Reality shows revolutionize Arab TV

Story highlights

  • Arab reality TV is bridging gaps between genders, sects and nations, experts say
  • Votes may not always count in some Arab nations, but votes on reality shows do
  • Demographic for shows reflects faces of young people behind Arab Spring
  • Iraqi reality show changed young woman's life; Qatar science show defies stats
This is the true story of seven strangers, picked to live in a house, work together and have their lives taped to find out what happens when Sunnis and Shias, Christians and Jews, boys and girls, 20-somethings from across the Arab world, stop hating each other and learn how to get along.
That might be the opening for an Arab version of "The Real World." The MTV show, which debuted in 1992, was considered a groundbreaking social experiment. Its creators bet that if young people from vastly different backgrounds lived together, they would eventually -- through fits and fights and hugs -- find common ground. And by watching, the show's audience might, too.
While reality programming now dominates Western entertainment, "The Real World" remains a pioneering blueprint for a burgeoning reality show market in the Middle East and North Africa. Thanks to the region's proliferation of satellite television and its embrace of social media, more and more reality shows are appearing on air.
Some shows, like "Arab Idol," are imitations of Western franchises. Other productions are unique to Arab culture. "Million's Poet," for example, is a kind of "Def Poetry Jam" meets "Who Wants to Be a Millionaire?" where young people compete for cash to see who is the most talented poet performing traditional Arabic verse. In its first season, the show reportedly got higher ratings than the United Arab Emirates' national sport, soccer.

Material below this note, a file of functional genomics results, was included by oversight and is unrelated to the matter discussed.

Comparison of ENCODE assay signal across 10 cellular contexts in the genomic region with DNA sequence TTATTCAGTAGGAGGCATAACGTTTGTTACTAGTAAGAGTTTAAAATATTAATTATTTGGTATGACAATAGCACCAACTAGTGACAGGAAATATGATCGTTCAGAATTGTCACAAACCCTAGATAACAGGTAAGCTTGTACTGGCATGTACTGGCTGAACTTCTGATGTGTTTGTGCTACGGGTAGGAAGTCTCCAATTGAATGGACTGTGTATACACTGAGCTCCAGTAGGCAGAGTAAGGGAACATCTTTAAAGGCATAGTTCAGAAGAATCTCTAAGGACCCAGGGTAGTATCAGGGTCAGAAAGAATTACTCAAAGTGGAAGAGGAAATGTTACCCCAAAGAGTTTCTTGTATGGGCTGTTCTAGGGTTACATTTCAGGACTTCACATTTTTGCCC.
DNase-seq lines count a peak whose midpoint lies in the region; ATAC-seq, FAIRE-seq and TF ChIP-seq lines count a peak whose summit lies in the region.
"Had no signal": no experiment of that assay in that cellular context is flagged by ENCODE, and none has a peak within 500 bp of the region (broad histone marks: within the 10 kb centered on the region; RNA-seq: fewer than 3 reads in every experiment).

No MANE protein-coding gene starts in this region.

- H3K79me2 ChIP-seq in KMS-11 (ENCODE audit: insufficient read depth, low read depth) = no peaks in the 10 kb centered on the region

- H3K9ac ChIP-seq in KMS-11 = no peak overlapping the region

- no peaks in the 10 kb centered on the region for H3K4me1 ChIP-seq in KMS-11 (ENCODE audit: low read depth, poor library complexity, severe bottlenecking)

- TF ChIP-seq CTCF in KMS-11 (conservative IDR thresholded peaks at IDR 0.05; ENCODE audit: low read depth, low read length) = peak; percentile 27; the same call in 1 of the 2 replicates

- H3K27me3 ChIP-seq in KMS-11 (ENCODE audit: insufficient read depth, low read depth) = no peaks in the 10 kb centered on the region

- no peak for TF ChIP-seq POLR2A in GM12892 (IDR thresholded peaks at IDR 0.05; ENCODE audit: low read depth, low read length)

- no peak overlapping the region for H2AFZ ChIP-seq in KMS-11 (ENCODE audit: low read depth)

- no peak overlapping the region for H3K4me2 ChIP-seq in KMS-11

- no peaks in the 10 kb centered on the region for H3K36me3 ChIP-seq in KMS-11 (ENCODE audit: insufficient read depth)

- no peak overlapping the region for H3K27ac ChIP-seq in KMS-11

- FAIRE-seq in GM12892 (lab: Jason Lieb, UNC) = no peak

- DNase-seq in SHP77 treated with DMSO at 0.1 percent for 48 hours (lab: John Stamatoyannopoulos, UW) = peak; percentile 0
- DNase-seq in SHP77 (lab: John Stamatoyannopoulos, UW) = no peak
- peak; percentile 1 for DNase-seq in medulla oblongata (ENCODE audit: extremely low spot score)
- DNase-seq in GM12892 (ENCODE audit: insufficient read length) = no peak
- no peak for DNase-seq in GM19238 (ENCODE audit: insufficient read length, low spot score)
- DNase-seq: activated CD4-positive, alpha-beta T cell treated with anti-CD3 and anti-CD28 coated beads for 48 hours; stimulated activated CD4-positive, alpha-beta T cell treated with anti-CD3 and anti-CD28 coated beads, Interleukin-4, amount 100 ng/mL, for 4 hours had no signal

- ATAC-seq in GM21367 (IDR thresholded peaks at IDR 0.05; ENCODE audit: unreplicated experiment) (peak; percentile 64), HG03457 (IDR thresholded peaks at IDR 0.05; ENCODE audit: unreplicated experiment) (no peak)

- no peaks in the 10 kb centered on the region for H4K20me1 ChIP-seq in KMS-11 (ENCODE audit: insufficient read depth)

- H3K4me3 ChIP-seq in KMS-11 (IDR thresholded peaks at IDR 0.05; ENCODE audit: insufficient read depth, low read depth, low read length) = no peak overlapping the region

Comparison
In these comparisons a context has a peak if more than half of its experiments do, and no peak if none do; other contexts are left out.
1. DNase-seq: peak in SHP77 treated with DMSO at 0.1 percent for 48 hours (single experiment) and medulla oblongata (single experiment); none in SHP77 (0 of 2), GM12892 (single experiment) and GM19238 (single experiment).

"Reality shows in the Arab world are a very big deal because they're showing real people are worthy of star attention that maybe only a political or religious leader might get," said Joe Khalil, a visiting assistant professor of communication at Northwestern University in Qatar. "Reality has nothing to do with a state-controlled message."
Khalil says the reality show audience is the same demographic represented in the Arab Spring uprisings.
"This is a demographic that has long been ignored, and reality show producers want that market," he said. "The shows are trying to say to this young and vibrant group who wants to learn, wants to be entertained: 'This is you. This is your culture. These are your values and your decisions. Make them count.' "
Reality as WMD?
Khalil has chronicled Arab reality television since the early 2000s when the reality revolution was stoked by the Lebanese Broadcasting Corp.'s airing of a beauty pageant in real time.
"'Miss Lebanon' allowed viewers to watch nonfamous people -- and women, which was controversial -- say whatever they wanted without obvious prompt," he said. "It was light entertainment, but it was a totally new way to approach television."
Reality shows have come a long way since then. Nearly all have tried to push boundaries involving religion, gender, politics and war. Many are hybrids of Western shows and Arab culture and current affairs. For example, an Iraqi version of "Extreme Makeover: Home Edition" reportedly rebuilt houses destroyed during the war. "Green Light," produced in Dubai, aimed to highlight Islamic values by featuring young Arabs attempting to do good deeds with no money and a limited amount of time.